Patient conditioning is a critical initial step in hematopoietic stem and progenitor cell (HSPC) transplantation procedures to enable marrow engraftment of infused cells. Preparative regimens have traditionally been achieved by delivering cytotoxic doses of chemotherapeutic agents, with or without radiation. However, these regimens impair host immune function and are associated with significant morbidity. The use of monoclonal antibodies, either alone or conjugated to an internalizing toxin, to target specific antigens on hematopoietic cells has been proposed as a tractable alternative, especially in contexts, such as ex vivo autologous gene therapy, where preservation of immunity is desired. Efficient clearance of marrow has been demonstrated in preclinical models using CD45- or CD117-targeting antibodies conjugated to the plant toxin Saporin. However, this approach still awaits demonstration of long-term safety and efficacy in humans. In this study, we investigated whether toxin-conjugated antibodies targeting the cMPL receptor on HSPCs can provide the basis for a conditioning regimen prior to transplant. Thrombopoietin (TPO) and its receptor cMPL act as primary regulators of HSPC self-renewal and survival. The TPO:cMPL axis also regulates megakaryopoiesis and platelet production but, unlike CD45 and CD117 proteins, cMPL is otherwise not expressed in other blood cell types or in non-hematopoietic tissues. Hence, this approach may uniquely allow effective and specific depletion of host HSCs while sparing most hematopoietic progenitors and mature blood cells.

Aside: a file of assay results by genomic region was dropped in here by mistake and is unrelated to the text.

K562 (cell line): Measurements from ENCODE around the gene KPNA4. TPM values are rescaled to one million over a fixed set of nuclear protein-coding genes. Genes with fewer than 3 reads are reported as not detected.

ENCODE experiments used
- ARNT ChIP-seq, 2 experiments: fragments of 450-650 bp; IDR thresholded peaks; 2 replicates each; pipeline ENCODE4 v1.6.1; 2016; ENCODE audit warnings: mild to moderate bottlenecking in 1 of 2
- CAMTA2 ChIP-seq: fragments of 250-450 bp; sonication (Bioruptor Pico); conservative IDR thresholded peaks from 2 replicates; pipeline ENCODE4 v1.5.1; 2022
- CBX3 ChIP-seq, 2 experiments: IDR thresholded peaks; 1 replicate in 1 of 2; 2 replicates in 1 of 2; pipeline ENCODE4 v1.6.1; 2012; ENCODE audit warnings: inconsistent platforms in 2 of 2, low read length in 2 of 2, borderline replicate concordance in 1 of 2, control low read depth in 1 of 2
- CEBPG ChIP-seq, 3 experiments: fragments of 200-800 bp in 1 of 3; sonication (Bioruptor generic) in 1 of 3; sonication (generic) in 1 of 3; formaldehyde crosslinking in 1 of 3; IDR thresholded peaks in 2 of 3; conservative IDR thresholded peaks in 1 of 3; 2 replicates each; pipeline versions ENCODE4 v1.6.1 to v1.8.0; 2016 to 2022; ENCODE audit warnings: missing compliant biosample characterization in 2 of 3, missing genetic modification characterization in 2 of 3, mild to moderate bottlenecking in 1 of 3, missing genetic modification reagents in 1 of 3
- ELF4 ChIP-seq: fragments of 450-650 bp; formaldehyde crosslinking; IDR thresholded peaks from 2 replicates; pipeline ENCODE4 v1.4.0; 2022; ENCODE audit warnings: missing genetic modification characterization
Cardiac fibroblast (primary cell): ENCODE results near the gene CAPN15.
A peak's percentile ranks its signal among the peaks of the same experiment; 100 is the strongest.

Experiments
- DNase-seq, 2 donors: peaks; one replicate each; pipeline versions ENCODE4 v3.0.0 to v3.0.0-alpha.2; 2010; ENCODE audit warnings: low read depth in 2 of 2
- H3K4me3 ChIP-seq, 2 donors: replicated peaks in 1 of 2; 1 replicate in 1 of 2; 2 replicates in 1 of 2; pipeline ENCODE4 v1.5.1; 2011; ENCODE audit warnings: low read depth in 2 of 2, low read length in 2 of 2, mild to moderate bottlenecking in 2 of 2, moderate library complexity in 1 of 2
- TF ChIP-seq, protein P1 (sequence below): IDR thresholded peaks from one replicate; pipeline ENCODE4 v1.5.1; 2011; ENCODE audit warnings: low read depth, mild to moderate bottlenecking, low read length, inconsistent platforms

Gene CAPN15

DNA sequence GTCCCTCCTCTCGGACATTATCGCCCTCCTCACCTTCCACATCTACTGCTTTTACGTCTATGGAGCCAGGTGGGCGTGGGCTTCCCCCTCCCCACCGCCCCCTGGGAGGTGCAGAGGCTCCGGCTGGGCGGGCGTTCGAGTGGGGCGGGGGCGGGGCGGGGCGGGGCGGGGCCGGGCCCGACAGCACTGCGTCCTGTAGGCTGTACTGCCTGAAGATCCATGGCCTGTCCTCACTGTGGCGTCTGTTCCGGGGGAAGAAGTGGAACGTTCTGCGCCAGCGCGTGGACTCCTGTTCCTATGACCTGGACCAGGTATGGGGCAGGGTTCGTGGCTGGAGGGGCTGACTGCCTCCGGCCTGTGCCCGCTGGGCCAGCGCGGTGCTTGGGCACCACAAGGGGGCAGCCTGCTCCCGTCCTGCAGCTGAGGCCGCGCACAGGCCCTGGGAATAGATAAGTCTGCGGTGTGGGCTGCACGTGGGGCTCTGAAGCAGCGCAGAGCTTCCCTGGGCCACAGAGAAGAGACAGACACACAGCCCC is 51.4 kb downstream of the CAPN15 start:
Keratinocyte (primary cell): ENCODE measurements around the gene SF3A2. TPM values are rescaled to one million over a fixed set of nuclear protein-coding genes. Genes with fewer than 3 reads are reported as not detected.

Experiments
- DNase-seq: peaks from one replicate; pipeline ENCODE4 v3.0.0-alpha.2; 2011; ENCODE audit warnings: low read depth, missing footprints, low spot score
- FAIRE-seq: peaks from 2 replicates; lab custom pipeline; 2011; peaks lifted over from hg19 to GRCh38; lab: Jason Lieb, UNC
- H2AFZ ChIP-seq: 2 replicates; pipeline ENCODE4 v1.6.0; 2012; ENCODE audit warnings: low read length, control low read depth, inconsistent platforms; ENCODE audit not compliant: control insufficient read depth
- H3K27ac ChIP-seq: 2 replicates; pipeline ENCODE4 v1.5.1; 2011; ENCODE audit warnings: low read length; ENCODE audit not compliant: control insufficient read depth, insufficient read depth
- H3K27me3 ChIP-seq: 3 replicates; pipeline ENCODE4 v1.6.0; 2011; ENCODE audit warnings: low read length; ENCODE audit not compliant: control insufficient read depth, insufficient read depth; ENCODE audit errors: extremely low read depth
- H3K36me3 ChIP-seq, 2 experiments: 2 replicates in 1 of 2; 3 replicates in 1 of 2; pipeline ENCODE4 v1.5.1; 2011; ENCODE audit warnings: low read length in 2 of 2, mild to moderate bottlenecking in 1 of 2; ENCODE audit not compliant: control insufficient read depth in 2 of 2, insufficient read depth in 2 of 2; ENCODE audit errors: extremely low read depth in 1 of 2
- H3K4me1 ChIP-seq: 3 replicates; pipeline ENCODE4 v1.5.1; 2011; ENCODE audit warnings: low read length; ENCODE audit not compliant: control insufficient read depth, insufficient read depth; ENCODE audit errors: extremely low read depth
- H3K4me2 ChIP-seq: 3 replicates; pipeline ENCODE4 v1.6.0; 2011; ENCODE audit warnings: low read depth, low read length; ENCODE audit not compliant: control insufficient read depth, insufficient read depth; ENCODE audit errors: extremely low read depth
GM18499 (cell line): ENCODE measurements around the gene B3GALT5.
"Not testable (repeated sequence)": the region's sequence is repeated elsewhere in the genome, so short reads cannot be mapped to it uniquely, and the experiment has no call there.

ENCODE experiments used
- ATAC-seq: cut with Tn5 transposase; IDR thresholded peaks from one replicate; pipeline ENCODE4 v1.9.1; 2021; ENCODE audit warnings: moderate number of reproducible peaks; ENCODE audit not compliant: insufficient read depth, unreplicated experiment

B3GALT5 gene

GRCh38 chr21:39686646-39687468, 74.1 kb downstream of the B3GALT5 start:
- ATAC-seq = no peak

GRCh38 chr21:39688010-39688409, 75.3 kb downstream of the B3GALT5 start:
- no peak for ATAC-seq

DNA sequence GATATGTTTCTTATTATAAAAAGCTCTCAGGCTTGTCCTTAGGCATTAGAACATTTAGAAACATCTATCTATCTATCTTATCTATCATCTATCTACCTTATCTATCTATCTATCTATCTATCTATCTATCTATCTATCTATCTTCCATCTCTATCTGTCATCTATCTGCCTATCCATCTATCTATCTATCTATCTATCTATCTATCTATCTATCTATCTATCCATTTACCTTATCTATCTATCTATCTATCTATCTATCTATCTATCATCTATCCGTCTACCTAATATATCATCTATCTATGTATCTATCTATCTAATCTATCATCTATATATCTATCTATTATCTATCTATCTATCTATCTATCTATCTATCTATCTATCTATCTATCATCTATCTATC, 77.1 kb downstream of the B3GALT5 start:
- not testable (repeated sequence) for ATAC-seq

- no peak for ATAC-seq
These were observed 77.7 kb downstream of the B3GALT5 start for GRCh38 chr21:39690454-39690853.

To investigate cMPL as an antigen for targeted depletion of human HSPCs, we produced a recombinant bivalent anti-cMPL single-chain variable fragment (sc(FV) 2) (Orita et al. Blood 2004) fused with diphtheria toxin truncated at residue 390 (DT390) to prevent toxin internalization in off-target cells. We first confirmed the cMPL receptor-dependent cytotoxic effects of the anti-cMPL-DT390 conjugate in a HEK293A cell line engineered to express the human cMPL receptor. We observed marked cellular killing in vitro (IC50 = 21 pM) compared to the cMPL-negative control HEK293A cell line (Fig. A). Next, we assessed anti-cMPL-DT390 for its ability to inhibit growth of human CD34+ cells in vitro. G-CSF mobilized peripheral blood (PB) CD34+ cells were obtained from five healthy individuals. Surface expression of cMPL was compared by flow cytometry in subsets increasingly enriched in cells with long-term repopulating activity, including bulk CD34+, CD34+CD38- and CD34+CD38-CD90+CD45RA-CD49f+ cells. Levels of cMPL expression increased congruently with levels of HSC purity (Fig. B). Consistent with a cMPL dependent cytotoxic effect, increased cellular death was measured in populations expressing higher densities of cMPL receptors (IC50 = 104 nM), suggesting preferential targeting of the most primitive hematopoietic compartment (Fig. C). We then assessed whether anti-cMPL-DT390 could safely target and deplete human HSPCs in vivo in humanized NBSGW immunodeficient mice. At 12 weeks post-transplantation, engrafted animals (mean 19.8% CD45+ cells in PB) received a single maximum tolerated dose of 1.2 mg/kg anti-cMPL-DT390 (n=7) or vehicle control solution (n=7) by tail vein injection. HSPC depletion was assayed by measuring human myeloid (CD45+CD13+) chimerism in the mouse PB after antibody administration. We observed a gradual decline in HSPC activity, as represented by the decreased production of human myeloid cells following administration of anti-cMPL-DT390, peaking at 6 weeks with a 2.6-fold reduction in frequency of human CD45+CD13+ cells compared to untreated animals (p = 0.003) (Fig. D).

Overall, our study provides proof-of-concept that bivalent anti-cMPL immunotoxin can effectively target and deplete human HSPCs, and may thus provide a novel nontoxic preparative approach to improve HSPC engraftment in transplantation for genetic and other nonmalignant disorders.


No relevant conflicts of interest to declare.

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